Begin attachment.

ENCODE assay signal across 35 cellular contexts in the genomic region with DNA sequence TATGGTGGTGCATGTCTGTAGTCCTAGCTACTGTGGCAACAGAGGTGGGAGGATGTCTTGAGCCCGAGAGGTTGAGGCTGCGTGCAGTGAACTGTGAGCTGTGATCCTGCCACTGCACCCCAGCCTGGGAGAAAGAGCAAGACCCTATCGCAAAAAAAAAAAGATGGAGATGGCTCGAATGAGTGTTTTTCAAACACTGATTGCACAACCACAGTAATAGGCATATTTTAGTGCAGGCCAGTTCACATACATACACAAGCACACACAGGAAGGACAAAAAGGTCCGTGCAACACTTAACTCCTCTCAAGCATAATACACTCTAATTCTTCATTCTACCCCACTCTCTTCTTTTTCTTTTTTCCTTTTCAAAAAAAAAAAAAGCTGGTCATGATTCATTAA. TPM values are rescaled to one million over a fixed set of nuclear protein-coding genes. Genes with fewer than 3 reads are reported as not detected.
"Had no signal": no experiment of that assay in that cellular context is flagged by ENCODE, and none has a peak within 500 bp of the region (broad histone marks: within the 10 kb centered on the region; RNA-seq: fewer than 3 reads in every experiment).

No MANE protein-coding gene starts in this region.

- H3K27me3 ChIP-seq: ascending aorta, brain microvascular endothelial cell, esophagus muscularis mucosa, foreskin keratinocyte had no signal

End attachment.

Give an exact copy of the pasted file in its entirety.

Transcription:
ENCODE assay signal across 35 cellular contexts in the genomic region with DNA sequence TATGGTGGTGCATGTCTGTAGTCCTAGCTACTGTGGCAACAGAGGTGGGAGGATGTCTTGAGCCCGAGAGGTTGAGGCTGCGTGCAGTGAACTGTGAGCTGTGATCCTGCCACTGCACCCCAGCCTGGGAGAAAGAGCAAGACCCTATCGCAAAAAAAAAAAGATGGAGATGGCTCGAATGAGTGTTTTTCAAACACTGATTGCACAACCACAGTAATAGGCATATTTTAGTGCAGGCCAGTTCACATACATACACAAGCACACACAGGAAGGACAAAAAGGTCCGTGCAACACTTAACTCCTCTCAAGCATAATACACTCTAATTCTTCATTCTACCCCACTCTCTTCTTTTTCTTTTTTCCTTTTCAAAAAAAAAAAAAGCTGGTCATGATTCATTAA. TPM values are rescaled to one million over a fixed set of nuclear protein-coding genes. Genes with fewer than 3 reads are reported as not detected.
"Had no signal": no experiment of that assay in that cellular context is flagged by ENCODE, and none has a peak within 500 bp of the region (broad histone marks: within the 10 kb centered on the region; RNA-seq: fewer than 3 reads in every experiment).

No MANE protein-coding gene starts in this region.

- H3K27me3 ChIP-seq: ascending aorta, brain microvascular endothelial cell, esophagus muscularis mucosa, foreskin keratinocyte had no signal